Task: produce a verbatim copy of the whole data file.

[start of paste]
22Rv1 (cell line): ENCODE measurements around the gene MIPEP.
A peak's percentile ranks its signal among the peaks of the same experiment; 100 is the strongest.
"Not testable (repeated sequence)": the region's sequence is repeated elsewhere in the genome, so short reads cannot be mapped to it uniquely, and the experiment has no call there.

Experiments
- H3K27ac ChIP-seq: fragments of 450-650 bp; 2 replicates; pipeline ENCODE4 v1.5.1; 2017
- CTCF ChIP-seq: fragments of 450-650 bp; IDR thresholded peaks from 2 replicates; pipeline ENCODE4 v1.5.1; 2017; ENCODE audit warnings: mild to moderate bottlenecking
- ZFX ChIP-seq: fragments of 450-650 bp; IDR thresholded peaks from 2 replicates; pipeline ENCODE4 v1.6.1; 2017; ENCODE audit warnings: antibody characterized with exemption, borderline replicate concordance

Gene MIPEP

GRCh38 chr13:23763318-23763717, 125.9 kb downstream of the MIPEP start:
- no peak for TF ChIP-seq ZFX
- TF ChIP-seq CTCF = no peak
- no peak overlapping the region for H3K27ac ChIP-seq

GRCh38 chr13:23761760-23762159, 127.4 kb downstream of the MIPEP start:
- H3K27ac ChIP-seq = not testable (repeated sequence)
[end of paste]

22Rv1 (cell line): ENCODE measurements around the gene MIPEP.
A peak's percentile ranks its signal among the peaks of the same experiment; 100 is the strongest.
"Not testable (repeated sequence)": the region's sequence is repeated elsewhere in the genome, so short reads cannot be mapped to it uniquely, and the experiment has no call there.

Experiments
- H3K27ac ChIP-seq: fragments of 450-650 bp; 2 replicates; pipeline ENCODE4 v1.5.1; 2017
- CTCF ChIP-seq: fragments of 450-650 bp; IDR thresholded peaks from 2 replicates; pipeline ENCODE4 v1.5.1; 2017; ENCODE audit warnings: mild to moderate bottlenecking
- ZFX ChIP-seq: fragments of 450-650 bp; IDR thresholded peaks from 2 replicates; pipeline ENCODE4 v1.6.1; 2017; ENCODE audit warnings: antibody characterized with exemption, borderline replicate concordance

Gene MIPEP

GRCh38 chr13:23763318-23763717, 125.9 kb downstream of the MIPEP start:
- no peak for TF ChIP-seq ZFX
- TF ChIP-seq CTCF = no peak
- no peak overlapping the region for H3K27ac ChIP-seq

GRCh38 chr13:23761760-23762159, 127.4 kb downstream of the MIPEP start:
- H3K27ac ChIP-seq = not testable (repeated sequence)